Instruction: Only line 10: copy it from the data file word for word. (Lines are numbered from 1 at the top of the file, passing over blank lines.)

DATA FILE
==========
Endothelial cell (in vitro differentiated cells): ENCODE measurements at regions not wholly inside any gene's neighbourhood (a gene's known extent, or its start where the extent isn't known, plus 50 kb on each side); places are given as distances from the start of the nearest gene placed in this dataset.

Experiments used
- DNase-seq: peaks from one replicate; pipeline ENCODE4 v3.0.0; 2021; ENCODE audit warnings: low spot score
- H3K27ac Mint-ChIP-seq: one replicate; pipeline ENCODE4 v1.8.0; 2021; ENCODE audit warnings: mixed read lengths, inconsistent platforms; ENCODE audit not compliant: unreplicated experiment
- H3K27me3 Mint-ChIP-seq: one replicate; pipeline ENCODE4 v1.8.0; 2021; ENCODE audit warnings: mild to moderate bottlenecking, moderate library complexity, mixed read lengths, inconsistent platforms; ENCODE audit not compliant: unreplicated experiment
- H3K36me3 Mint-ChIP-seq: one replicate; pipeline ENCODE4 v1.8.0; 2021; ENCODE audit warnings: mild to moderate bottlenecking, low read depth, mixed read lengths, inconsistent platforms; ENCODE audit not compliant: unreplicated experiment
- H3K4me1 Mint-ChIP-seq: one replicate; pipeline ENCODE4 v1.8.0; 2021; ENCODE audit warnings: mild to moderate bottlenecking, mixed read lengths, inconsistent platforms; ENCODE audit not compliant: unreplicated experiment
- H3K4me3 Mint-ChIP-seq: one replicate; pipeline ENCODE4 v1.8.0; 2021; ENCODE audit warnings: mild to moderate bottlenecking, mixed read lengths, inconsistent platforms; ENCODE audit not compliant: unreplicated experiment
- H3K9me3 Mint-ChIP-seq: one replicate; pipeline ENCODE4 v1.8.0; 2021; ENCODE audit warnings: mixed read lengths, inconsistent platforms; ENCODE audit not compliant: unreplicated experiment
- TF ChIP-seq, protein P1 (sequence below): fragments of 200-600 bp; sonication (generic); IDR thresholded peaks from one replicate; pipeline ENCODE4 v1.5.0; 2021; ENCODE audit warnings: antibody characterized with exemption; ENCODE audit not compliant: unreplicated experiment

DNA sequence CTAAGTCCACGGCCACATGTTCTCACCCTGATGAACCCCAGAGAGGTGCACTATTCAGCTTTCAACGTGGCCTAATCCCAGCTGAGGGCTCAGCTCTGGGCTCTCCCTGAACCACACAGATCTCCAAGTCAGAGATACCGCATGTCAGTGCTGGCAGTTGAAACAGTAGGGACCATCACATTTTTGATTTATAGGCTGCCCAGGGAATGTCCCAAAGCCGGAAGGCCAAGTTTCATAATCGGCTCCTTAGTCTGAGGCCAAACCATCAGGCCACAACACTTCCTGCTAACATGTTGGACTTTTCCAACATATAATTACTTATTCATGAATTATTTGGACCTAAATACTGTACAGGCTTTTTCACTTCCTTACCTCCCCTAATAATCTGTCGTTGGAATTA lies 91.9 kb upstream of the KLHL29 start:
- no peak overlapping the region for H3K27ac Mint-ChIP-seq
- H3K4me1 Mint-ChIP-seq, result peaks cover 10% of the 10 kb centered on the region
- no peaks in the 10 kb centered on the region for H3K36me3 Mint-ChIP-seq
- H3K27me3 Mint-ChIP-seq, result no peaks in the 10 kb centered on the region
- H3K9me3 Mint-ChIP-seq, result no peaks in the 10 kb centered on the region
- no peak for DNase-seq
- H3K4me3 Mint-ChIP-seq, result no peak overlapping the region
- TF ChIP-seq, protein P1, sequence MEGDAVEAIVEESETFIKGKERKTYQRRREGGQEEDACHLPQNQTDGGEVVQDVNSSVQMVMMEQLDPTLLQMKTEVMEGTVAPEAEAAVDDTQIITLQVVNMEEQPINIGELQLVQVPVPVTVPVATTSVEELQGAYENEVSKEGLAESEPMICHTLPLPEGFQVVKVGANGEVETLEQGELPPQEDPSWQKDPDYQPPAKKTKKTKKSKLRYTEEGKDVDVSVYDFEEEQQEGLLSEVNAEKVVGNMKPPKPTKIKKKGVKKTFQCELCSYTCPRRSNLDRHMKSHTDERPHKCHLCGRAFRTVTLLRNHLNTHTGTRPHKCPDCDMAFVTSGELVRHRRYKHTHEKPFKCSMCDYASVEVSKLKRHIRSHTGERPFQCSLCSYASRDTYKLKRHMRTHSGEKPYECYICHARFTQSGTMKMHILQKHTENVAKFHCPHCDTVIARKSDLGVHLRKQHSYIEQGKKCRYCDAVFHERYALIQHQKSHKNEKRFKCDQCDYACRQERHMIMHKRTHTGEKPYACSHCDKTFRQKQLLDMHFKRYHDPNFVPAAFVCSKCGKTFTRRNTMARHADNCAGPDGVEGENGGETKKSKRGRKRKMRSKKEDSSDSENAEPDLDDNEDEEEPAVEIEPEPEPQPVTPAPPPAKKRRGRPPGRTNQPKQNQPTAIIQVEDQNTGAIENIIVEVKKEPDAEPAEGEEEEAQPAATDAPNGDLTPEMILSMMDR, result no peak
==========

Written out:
- TF ChIP-seq, protein P1 (sequence below): fragments of 200-600 bp; sonication (generic); IDR thresholded peaks from one replicate; pipeline ENCODE4 v1.5.0; 2021; ENCODE audit warnings: antibody characterized with exemption; ENCODE audit not compliant: unreplicated experiment